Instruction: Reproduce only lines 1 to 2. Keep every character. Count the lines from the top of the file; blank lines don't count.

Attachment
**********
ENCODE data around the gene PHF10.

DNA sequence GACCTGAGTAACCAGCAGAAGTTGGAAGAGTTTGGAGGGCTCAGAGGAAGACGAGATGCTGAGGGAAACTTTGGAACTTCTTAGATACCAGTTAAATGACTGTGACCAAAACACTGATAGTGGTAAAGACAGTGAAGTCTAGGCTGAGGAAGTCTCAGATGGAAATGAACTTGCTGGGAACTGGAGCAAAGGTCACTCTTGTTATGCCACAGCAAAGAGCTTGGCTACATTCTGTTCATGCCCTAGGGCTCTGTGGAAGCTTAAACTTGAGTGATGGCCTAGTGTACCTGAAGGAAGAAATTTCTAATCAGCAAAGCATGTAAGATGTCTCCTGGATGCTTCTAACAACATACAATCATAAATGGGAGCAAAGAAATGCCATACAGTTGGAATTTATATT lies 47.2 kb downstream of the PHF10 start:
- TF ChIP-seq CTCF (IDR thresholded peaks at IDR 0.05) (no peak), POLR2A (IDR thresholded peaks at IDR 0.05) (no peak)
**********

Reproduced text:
ENCODE data around the gene PHF10.

DNA sequence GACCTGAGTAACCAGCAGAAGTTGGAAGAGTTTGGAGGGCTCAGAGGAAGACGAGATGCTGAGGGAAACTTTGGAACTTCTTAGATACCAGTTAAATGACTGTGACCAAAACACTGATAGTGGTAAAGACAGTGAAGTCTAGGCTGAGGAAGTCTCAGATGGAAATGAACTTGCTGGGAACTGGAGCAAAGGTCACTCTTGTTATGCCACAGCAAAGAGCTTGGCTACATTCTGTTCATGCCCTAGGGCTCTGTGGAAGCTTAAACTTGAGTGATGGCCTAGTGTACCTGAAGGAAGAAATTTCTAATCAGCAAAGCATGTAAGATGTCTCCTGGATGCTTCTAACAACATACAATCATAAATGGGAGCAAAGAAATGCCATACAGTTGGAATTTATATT lies 47.2 kb downstream of the PHF10 start: